As I have written before, my sewing skills are middling at best. I lack the time, and--quite honestly--the motivation, to make them much better.
Still, I'm grateful for them. They come in handy when I want to make an unusual garment for myself, to save some money by making my own curtains or pillows, or to do a quicky repair.
Today, the unusual garment in question is the fabulous Hustle Bustle Skirt by none other than Miss Twiss. I couldn't wait to get started on this project, because I was extremely curious to see how the skirt works.
I set up my machine in a convenient spot, retrieved the cut pieces of fabric, and prepared to work.
Before I could begin, there was a little prep work to do.
Make a bobbin:
Learn how to work the buttonhole feature on my sewing machine:
I have had this machine for a few years, and have yet to have a reason to make a buttonhole. There was a bit of fear connected with this. Would the feature be very fiddly, I wondered. Would I be a bundle of frustration after setting the machine?
The answer to both questions was, of course, no. I read the machine's instructions (twice) double checked all the settings, and then worked step by step to make my very first buttonhole. I made a few more practice buttonholes, and felt I was ready to begin.
I worked through Laura's instructions. I decided to eliminate the ruffle. In fact, I didn't cut the ruffle away from the skirt body when I prepared the pattern pieces. Instead, I incorporated its length into the body of the skirt.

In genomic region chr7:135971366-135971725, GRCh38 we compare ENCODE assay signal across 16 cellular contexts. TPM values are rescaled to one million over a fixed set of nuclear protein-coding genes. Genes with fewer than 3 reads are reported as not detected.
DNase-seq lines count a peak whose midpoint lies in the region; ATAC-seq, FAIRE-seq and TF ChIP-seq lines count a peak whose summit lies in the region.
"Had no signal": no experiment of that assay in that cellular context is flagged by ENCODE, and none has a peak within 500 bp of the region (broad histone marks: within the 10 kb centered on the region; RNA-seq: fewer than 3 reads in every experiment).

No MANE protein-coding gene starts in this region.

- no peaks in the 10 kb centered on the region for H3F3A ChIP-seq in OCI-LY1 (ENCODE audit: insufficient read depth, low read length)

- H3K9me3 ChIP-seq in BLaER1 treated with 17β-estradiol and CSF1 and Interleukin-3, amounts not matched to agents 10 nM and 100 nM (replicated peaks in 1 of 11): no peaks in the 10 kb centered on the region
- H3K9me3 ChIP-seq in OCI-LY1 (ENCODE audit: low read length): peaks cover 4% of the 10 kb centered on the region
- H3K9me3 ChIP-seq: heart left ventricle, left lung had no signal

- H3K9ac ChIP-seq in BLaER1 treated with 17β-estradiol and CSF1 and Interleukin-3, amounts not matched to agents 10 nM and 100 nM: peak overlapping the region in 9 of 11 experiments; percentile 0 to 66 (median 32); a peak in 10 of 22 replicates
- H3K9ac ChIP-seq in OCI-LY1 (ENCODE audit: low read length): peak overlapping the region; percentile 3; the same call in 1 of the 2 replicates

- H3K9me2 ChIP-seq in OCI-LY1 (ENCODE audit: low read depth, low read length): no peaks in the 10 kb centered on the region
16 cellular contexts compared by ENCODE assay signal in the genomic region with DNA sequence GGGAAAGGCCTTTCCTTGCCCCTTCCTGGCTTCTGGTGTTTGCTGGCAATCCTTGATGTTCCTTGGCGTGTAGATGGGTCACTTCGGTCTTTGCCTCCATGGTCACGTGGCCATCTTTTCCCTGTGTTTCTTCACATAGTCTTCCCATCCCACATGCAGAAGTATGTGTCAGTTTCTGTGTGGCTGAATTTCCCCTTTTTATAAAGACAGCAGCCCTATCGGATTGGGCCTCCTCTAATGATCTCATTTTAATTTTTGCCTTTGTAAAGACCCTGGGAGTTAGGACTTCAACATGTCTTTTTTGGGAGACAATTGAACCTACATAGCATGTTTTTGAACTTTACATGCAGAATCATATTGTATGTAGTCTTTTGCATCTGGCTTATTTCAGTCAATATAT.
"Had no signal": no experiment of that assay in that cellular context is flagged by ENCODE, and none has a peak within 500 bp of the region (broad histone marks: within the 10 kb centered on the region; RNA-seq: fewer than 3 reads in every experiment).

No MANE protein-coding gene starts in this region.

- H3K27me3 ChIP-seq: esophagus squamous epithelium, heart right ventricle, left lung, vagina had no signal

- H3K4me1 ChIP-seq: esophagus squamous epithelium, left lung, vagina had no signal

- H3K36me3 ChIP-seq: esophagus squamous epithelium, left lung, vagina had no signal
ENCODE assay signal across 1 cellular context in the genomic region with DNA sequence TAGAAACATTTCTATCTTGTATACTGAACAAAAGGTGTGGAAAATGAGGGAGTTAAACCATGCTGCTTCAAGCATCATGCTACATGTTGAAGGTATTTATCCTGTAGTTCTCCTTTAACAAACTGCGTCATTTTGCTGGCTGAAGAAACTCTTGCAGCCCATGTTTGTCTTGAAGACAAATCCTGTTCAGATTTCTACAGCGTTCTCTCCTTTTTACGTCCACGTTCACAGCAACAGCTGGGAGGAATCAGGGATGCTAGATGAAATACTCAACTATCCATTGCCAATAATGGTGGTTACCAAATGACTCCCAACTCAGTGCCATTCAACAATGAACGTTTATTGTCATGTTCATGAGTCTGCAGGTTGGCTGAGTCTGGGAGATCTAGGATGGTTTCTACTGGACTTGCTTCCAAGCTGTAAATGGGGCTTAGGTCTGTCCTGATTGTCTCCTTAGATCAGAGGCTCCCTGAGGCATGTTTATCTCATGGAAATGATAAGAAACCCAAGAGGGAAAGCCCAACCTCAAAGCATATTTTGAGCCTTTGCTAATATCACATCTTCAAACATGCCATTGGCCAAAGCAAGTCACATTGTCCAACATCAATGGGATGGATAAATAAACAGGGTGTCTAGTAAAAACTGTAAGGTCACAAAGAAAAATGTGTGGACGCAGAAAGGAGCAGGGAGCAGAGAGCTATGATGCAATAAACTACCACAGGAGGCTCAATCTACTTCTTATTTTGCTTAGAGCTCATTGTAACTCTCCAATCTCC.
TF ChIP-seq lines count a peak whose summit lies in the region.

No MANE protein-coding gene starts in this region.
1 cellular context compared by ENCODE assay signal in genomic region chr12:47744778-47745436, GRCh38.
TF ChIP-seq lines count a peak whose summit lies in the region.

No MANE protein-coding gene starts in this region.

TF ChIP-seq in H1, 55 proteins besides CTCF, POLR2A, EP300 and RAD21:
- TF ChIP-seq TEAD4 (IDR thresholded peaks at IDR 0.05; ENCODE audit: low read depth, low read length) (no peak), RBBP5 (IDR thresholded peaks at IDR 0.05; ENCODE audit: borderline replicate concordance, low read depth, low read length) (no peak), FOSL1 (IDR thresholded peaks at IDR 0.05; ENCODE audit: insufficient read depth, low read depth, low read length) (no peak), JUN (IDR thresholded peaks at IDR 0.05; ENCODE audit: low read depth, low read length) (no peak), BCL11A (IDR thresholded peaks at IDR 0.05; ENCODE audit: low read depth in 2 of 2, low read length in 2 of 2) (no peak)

I also added a simple lining of white muslin. I attached this lining to the skirt's waistband, and allowed it to hang freely inside. I think that this will give the skirt fabric more "oomph" without making it look heavy.
[Note to self: the next time that you cut out a skirt lining, cut it just a few inches shorter than the skirt body.]
I sewed the side seams, marked and created the buttonholes, then I folded and pressed the waistband. Sewing is all about pressing those lines into the fabric. Once I had the fold lines pressed down, it was simply a matter of topstitching the waistband:
I added the topstitching. It's not necessary, but I thought that it worked well with the fabric.
Then it came time for the tie. If, like me, you look at those tie-pulling instructions and think "Huh?" Relax. It's simply a way of pulling the tie rightside out as you sew, thus eliminating the challenge of turning it rightside out after it is sewn.
Eventually you will have pulled through enough of the tie so that you can begin pulling on the fabric and not that flimsy thread. One word of caution: be very careful that you don't sew the tie to itself as you pull it through. I had one close call, after which I made sure that the pulled-through tie was as far away as possible from the seam.
One other change I made was to double the length of the tie. I wanted a decent sized bow with which to tie the skirt, and the extra length was necessary. If you planned to use a square knot (or, let's be honest, had a teenier waist than mine) this would not be necessary. As I was sewing, I thought that a grosgrain ribbon would make a fantastic alternative to a matching tie.
Right about then, my patience was shot. It's not that the pattern was frustrating. (Quite the opposite. This is a very straightforward project.) It's that my patience is easily shootable. Thus, hemming and a modeling photo must wait until tomorrow.